*** Trigger Warning: This article discusses the topic of Chemical Assisted Suicide. We acknowledge the content in this article may be difficult or triggering for some. If you or someone you know is suicidal, please, contact your physician, go to your local ER, or call the suicide prevention hotline at 800-273-TALK (8255), or message the Crisis Text Line at 741741. Both programs provide free, confidential support 24/7.***


Chemical Assisted Suicide: Responder Information for our field personnel

Problem: There is no longer a routine call. Recognize that every response is unique and should be treated as such. Always wear proper PPE and SCBA.

Mixing household chemicals to create toxic vapors:

  • Look for and recognize containers that may indicate presence of common household chemicals

In most cases, two (or more) chemicals will be mixed to produce vapors.

Analyze the Problem

Recognition/ID and Warning Signs:

  • Open containers or a ‘mixing container’. Chemicals may not be properly marked/labeled
  • Do NOT rely on suicide notes or placards near the entry pathway for first responders which warn of danger
  • Open containers or household chemicals where they would not normally be found (vehicles, bedrooms, etc.)
  • Taping of doors, windows, dash vents, openings or other attempts to seal the enclosure
  • Locations: Vehicles and Structures:
  • If this is a chemical suicide remember it is a crime scene and needs to be treated as such
  • Look for indicators in the surrounding area and question occupants. After analysis, vehicles and structures can be ventilated. Do NOT rely on presence or lack of chemical/unusual odors. Be aware of contact with liquids or powders and provide decontamination for occupants and responders.

Plan the Response

Take time to look into the vehicle for signs of a suicide (mixing vessels, residue, containers)

Response Options:

  • Rescue/Recovery
  • Evacuation/Isolation
  • Protective handline
  • Decontamination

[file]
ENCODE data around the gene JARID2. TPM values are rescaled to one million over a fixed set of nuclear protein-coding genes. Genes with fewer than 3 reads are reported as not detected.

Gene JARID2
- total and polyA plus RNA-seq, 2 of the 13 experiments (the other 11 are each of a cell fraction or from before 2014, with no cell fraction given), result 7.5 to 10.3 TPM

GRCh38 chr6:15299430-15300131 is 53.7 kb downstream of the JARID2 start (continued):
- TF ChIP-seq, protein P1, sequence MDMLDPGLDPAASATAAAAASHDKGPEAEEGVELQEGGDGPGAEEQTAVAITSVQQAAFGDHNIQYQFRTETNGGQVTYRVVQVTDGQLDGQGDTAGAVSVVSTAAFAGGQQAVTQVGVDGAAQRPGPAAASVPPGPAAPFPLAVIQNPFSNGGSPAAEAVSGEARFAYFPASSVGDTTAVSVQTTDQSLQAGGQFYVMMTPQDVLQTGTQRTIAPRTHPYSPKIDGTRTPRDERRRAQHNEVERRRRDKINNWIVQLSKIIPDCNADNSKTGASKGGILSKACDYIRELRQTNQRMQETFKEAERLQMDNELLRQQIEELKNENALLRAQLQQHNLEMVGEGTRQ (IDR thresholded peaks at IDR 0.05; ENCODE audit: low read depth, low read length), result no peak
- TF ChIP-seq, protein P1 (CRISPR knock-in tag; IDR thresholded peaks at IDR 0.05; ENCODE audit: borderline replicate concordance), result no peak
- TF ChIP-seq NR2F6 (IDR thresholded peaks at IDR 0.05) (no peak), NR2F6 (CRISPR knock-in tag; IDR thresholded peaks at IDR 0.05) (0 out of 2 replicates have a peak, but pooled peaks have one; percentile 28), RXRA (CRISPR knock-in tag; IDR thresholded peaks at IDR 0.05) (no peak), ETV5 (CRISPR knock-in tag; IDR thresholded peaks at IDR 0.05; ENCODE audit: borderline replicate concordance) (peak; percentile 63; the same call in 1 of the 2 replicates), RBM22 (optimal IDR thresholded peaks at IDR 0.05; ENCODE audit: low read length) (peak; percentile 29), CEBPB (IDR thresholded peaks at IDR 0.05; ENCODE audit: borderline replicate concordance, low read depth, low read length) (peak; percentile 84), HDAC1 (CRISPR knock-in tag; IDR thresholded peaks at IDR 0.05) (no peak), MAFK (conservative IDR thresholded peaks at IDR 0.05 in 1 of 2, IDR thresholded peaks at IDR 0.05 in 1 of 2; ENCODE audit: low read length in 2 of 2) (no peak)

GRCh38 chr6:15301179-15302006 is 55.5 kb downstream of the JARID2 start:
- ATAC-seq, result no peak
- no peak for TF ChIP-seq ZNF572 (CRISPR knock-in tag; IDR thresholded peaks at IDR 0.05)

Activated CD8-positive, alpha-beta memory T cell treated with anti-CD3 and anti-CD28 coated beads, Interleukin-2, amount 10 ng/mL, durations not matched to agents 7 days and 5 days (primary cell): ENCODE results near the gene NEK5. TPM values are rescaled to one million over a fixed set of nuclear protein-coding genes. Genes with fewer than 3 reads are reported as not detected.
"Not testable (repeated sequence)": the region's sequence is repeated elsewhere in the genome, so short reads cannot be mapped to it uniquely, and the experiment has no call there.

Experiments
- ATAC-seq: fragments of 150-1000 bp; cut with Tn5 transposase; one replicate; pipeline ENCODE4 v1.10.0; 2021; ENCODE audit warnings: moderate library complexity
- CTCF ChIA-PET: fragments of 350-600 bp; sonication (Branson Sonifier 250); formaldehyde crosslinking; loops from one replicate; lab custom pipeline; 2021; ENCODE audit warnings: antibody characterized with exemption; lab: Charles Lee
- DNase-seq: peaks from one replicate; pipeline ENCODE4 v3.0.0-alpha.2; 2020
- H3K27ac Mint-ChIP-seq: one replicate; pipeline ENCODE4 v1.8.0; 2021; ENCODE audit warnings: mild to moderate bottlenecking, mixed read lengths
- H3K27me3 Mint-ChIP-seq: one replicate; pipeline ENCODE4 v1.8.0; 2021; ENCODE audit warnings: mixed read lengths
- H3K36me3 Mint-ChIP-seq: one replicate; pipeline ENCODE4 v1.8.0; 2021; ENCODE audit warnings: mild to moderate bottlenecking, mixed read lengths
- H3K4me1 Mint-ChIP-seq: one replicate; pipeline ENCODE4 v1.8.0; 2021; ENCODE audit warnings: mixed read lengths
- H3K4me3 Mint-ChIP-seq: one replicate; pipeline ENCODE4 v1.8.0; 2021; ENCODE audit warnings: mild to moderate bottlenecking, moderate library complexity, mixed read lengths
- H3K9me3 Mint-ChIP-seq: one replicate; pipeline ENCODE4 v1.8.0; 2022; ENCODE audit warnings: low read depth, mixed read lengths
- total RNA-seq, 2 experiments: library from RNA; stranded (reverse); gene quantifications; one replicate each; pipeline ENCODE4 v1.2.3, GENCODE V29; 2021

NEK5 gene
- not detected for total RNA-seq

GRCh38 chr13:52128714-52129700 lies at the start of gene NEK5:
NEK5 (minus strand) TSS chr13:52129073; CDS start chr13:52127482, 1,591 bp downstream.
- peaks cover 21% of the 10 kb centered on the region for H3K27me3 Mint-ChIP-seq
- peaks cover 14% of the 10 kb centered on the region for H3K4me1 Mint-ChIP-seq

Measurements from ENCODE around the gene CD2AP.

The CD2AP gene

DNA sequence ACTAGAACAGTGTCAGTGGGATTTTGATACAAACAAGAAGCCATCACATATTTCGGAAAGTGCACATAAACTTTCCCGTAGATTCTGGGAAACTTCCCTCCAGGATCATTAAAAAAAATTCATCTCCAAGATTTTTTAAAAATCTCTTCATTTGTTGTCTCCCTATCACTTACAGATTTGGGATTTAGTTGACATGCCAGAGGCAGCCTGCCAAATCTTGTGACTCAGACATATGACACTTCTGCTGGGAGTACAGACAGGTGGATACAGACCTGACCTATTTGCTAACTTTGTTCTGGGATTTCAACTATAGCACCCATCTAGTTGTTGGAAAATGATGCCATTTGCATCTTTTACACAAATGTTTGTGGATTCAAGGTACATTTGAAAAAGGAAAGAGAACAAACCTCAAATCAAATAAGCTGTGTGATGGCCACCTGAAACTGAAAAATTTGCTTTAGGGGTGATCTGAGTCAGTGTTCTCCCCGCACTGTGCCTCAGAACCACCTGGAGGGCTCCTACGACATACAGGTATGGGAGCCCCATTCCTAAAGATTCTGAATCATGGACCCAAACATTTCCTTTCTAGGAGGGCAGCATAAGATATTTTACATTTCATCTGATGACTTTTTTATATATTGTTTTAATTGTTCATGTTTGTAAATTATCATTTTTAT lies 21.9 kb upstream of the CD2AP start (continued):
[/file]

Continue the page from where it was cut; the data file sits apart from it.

• Preserve evidence

Selection of PPE:

  • Follow FCE FOG for proper PPE and respiratory protection selection

Obtain control of air monitoring equipment

Selection of Decontamination

  • Technical decontamination should be established for entry teams conducting control tasks

Plan of Action

  • Use a Risk Based Response control plan
  • Vehicle vs. Structure
  • Compartment size will/can play a role in the levels of concentration, resulting in varying levels
  • The smaller the compartment the higher the concentration -> higher toxic levels and potential to reach LEL levels
  • Ventilate all occupancies to change the concentration levels of the environment
  • Open the doors to vent

Implement the Plan

Fire Department Handline (vapor disbursement or extinguishment)

  • Vapor Disbursement – Use water spray to reduce vapors or divert vapor cloud drift. Make sure to control and isolate runoff
  • Extinguishment – May form explosive mixtures with air. May be ignited by heat, sparks or flames

Ventilation/Change the Environment – Properly trained and equipped first responders should ventilate after a thorough analysis of potential hazards

Air monitoring – Should be conducted throughout the incident and until evidence has been collected

Decontamination – All entry team members should undergo a technical decon. Beware of potential for occupants and clothing to ‘off-gas’ trapped vapors. EMS and the hospital must be notified in advance in order to avoid contamination of personnel/equipment

Crime scene considerations – Minimize responder exposure while preserving evidence


  • Maintain Situational Awareness – Don’t count on warning signs. Be aware of secondary contamination

Hydrogen Sulfide

Description Colorless gas Odor threshold 0.77 ppm
Molecular formula H₂S Odor description Rotten egg
Molecular weight 34.08 Exposure route Inhalation
Density 1.19 (≈ 20% heavier than air) Signs & symptoms Irritation of respiratory system
& eyes, apnea, coma
Auto ignition temperature 260°C (500°F) LEL/UEL 4%, 44%
Vapor pressure 15, 600 mm Hg @ 25°C (77°F) IDLH 100 ppm
Solubility Soluble in water, hydrocarbon
solvents, ether and ethanol
Detection PID with 10.6 eV lamp
Notes Death by inhalation can occur
quickly at low levels


Hydrogen Cyanide

Description Bluish-white liquid/colorless gas Odor threshold 0.58 ppm
Molecular formula HCN Odor description Bitter almond (odor may not be
detected by smell)
Molecular weight 27.03 Exposure route Inhalation, absorption
Density 0.94 (lighter than air) Signs & symptoms Respiration/depth change,
confusion, asphyxia
Auto ignition temperature 538°C (1000°F) LEL/UEL 5.6%, 40%
Vapor pressure 630 mm Hg @ 20°C (68°F) IDLH 50 ppm
Solubility Miscible in water, alcohol,
slightly soluble in ether
Detection PID with 13.6 eV lamp
Notes Death by inhalation can occur
quickly at low levels